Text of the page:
A coalition of sports leagues including the NFL, MLB and NASCAR are opposing a provision in the FAA Reauthorization Bill, currently making its way through the Senate, which relaxes flight restrictions over the nation’s stadiums during sporting events—a first since 9/11.
As it stands, the FAA issues a temporary flight restriction above any stadium or raceway that seats more than 30,000 people from one hour before the event to one hour after the event, creating a no-fly zone 3,000 feet above and 3 nautical miles from the center of the stadium. Flights conducted by law enforcement, air ambulance and the military are exempt from the restrictions.
The changes outlined in the FAA reauthorization bill would allow the FAA to grant a flight waiver within three-quarters of a mile of a stadium during game day—a move which the leagues say puts the public at risk.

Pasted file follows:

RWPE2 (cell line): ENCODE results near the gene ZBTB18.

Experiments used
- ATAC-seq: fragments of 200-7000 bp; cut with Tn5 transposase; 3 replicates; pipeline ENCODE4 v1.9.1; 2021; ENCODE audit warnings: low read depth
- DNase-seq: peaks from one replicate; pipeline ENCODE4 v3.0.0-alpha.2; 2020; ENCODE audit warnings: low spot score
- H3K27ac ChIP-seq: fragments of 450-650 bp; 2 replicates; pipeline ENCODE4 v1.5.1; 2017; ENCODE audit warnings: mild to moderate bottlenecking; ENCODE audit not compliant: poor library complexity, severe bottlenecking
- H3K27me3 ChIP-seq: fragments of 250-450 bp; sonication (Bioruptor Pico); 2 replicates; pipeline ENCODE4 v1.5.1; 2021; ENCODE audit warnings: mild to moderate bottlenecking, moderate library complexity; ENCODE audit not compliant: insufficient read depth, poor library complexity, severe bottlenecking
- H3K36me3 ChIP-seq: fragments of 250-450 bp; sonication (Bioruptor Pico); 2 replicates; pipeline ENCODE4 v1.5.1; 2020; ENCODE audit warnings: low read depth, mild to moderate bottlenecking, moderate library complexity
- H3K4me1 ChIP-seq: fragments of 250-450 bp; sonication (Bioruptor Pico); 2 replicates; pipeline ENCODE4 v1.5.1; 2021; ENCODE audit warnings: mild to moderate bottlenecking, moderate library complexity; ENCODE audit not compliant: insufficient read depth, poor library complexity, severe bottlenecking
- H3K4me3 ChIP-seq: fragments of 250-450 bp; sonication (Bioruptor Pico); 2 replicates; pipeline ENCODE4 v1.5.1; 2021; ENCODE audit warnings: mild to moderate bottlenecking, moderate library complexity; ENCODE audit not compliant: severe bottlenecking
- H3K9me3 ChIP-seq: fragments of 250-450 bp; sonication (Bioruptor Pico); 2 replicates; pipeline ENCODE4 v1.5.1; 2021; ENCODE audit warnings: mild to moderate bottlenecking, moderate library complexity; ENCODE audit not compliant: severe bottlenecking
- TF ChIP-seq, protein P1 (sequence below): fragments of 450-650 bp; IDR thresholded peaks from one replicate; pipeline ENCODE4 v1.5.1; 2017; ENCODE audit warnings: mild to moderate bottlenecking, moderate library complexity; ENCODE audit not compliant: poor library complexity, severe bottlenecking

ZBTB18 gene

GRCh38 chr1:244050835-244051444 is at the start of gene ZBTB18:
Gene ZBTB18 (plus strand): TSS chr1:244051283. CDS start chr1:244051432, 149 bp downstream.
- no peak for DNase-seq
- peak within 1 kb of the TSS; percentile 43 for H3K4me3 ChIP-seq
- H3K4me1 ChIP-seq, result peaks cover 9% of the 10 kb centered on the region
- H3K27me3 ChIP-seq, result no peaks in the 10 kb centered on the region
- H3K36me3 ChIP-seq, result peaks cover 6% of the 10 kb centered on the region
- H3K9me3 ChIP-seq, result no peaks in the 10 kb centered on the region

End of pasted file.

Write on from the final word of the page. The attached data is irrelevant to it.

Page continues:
In a July letter to Congress, the leagues wrote, “The current statutory ban on aircraft – including unmanned aircraft systems (‘UAS’) or drones – flying over large stadium sporting events throughout the country provides necessary safety and security protections against real and potential threats.”
Speaking with ESPN, Cathy Lanier, NFL senior vice president of security, said, “Aircraft can be used as a weapon and that is one of the top concerns that we’ve had for 20 years.”
However, the changes have garnered the support of AOPA and Rep. Sam Graves, R-Mo., chairman of the House Transportation and Infrastructure Committee, who championed the move.
In a statement to ESPN, Graves said, “It’s simply wrong to suggest that existing flight restrictions have any connection to preventing terrorism.” He went on to explain the waivers would be issued on a case-by-case basis in conjunction with the Department of Homeland Security and Department of Justice.
Lawmakers have just days to pass an FAA Reauthorization bill to avoid a government shutdown on Sept. 30.